Saturday, April 20, 2024

Kaipara Kai charts new course

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The Kaipara Kai project has changed direction with the closure of its shopfront premises in Ruawai and a search is under way for new crops to be grown under irrigation.
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Kaipara District Mayor Jason Smith, also a sheep, beef and arable farmer near Ruawai, says the first 18-month phase of the project had been completed and its findings were being written.

The Ruawai hub had been closed because the building was found to have asbestos and funding from the Ministry of Business, Innovation and Employment (MBIE) had finished.

It was opened in March last year by Northland politicians, including then Economic Development Minister Shane Jones.

Earlier this year, considerable publicity was generated by peanut cropping trials on sandy soils on Pouto Peninsula, Ruawai and Kai Iwi Lakes districts, as part of the effort to find viable crops to complement the nation’s kumara output.

Yields and flavours are promising and peanut growing should be extended to more sites next season, although commercial contracts with Pic’s Peanut Butter are confidential.

Smith says the objective of Kaipara Kai remained to find crops, fruits and vegetables that are suited to specific sites in the district.

Kaipara District officials and landowners wanted to see the impetus from the first 18 months of Kaipara Kai continue with more trials on the ground.

Northland Inc is now managing Kaipara Kai out of its Orchard offices in Whangarei, with a new emphasis on food production in all the north, not only the Kaipara district.

General manager of investment and infrastructure Vaughan Cooper says he was waiting on a consultant’s report into the ways Kaipara Kai could be delivered in future.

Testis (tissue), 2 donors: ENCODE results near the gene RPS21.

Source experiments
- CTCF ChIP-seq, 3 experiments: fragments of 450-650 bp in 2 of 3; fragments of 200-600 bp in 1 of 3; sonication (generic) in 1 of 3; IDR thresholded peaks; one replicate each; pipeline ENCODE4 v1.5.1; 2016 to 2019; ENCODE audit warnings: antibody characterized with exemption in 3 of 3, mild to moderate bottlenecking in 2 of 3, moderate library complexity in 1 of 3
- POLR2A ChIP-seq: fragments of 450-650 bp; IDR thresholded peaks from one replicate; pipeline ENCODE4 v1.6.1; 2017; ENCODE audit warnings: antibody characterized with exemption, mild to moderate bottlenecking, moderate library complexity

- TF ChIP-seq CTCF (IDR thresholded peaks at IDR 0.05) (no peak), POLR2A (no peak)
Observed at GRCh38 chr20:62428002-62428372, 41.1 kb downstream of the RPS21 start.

The project was governed by an activation plan and Northland Inc was one of a number of partners tasked with delivering the plan.

For the next two growing seasons, decisions were needed on crop possibilities and trial structures.

With central government funding for a Kaipara Water programme, a pivot irrigator has been installed near the town of Te Kopuru on the Pouto Peninsula and will be used over back-to-back new crops.

It will draw water under consent from a local stream but longer-term should be connected to the Te Tai Tokerau Trust Redhill water storage and reticulation scheme under construction presently.

Smith says a second crop during summer and autumn would only be possible under irrigation because the peninsula got very little rainfall at that time of the year.

A different type of irrigator is planned for further north in the Kaipara District, nearer to the Maunganui Bluff, to trial other crops on different soil types.

Smith says Kaipara District and Far North District Council were now shareholders in Northland Inc, the regional economic development agency, which was previously a company wholly owned by Northland Regional Council.

It is possible that Ngāwha Innovation and Enterprise Park near Kaikohe will host a food hub for startup companies, rural advisors and specialist services, such as fruit processing.

Smith says Far North Holdings was working in conjunction with Northland Inc on the possibilities.

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